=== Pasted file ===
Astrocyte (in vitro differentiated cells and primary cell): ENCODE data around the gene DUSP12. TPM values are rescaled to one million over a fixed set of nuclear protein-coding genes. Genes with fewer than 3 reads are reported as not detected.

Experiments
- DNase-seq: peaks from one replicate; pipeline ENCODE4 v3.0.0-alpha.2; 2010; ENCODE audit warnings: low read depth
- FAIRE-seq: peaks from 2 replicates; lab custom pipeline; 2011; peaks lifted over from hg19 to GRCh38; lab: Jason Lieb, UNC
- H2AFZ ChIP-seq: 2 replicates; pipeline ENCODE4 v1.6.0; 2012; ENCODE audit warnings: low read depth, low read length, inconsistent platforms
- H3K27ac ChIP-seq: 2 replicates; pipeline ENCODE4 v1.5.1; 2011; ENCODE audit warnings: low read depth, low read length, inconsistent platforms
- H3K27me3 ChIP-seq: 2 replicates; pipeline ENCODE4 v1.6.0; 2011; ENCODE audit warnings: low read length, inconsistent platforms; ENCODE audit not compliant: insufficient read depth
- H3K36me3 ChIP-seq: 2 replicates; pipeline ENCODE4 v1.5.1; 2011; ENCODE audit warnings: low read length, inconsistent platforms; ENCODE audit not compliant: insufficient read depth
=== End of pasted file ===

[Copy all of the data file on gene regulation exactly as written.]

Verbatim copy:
Astrocyte (in vitro differentiated cells and primary cell): ENCODE data around the gene DUSP12. TPM values are rescaled to one million over a fixed set of nuclear protein-coding genes. Genes with fewer than 3 reads are reported as not detected.

Experiments
- DNase-seq: peaks from one replicate; pipeline ENCODE4 v3.0.0-alpha.2; 2010; ENCODE audit warnings: low read depth
- FAIRE-seq: peaks from 2 replicates; lab custom pipeline; 2011; peaks lifted over from hg19 to GRCh38; lab: Jason Lieb, UNC
- H2AFZ ChIP-seq: 2 replicates; pipeline ENCODE4 v1.6.0; 2012; ENCODE audit warnings: low read depth, low read length, inconsistent platforms
- H3K27ac ChIP-seq: 2 replicates; pipeline ENCODE4 v1.5.1; 2011; ENCODE audit warnings: low read depth, low read length, inconsistent platforms
- H3K27me3 ChIP-seq: 2 replicates; pipeline ENCODE4 v1.6.0; 2011; ENCODE audit warnings: low read length, inconsistent platforms; ENCODE audit not compliant: insufficient read depth
- H3K36me3 ChIP-seq: 2 replicates; pipeline ENCODE4 v1.5.1; 2011; ENCODE audit warnings: low read length, inconsistent platforms; ENCODE audit not compliant: insufficient read depth